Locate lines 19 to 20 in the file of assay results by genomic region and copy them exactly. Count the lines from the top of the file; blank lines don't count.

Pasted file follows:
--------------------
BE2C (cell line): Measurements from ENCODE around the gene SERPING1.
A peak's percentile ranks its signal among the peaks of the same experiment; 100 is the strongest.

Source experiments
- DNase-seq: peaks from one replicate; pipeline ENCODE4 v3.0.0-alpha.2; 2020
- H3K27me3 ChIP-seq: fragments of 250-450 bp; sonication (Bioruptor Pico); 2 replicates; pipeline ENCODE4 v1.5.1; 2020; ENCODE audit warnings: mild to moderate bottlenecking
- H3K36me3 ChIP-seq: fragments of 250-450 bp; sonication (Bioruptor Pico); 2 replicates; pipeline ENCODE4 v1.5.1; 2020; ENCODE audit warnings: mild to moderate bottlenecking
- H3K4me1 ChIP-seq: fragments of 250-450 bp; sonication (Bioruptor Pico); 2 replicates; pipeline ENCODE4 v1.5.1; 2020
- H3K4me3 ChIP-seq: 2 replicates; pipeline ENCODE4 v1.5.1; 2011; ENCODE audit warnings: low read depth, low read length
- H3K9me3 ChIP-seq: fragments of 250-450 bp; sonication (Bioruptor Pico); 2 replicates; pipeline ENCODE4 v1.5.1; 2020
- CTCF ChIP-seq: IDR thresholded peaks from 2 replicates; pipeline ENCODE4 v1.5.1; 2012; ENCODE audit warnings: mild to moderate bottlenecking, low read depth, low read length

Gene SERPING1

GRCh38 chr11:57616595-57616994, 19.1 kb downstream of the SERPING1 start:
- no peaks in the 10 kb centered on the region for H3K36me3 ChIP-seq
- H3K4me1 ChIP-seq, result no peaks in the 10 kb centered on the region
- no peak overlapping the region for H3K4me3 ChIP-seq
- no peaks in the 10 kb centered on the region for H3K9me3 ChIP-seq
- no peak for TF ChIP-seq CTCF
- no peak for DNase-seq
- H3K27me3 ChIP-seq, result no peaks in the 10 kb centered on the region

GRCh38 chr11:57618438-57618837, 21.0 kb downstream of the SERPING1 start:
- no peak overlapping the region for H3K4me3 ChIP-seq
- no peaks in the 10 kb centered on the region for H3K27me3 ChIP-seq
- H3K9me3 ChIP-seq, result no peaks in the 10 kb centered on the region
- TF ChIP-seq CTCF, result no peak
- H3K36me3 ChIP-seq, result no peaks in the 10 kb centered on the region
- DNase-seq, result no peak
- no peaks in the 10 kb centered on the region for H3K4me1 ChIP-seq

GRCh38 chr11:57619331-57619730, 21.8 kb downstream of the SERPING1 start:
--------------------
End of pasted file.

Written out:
- H3K27me3 ChIP-seq, result no peaks in the 10 kb centered on the region

GRCh38 chr11:57618438-57618837, 21.0 kb downstream of the SERPING1 start: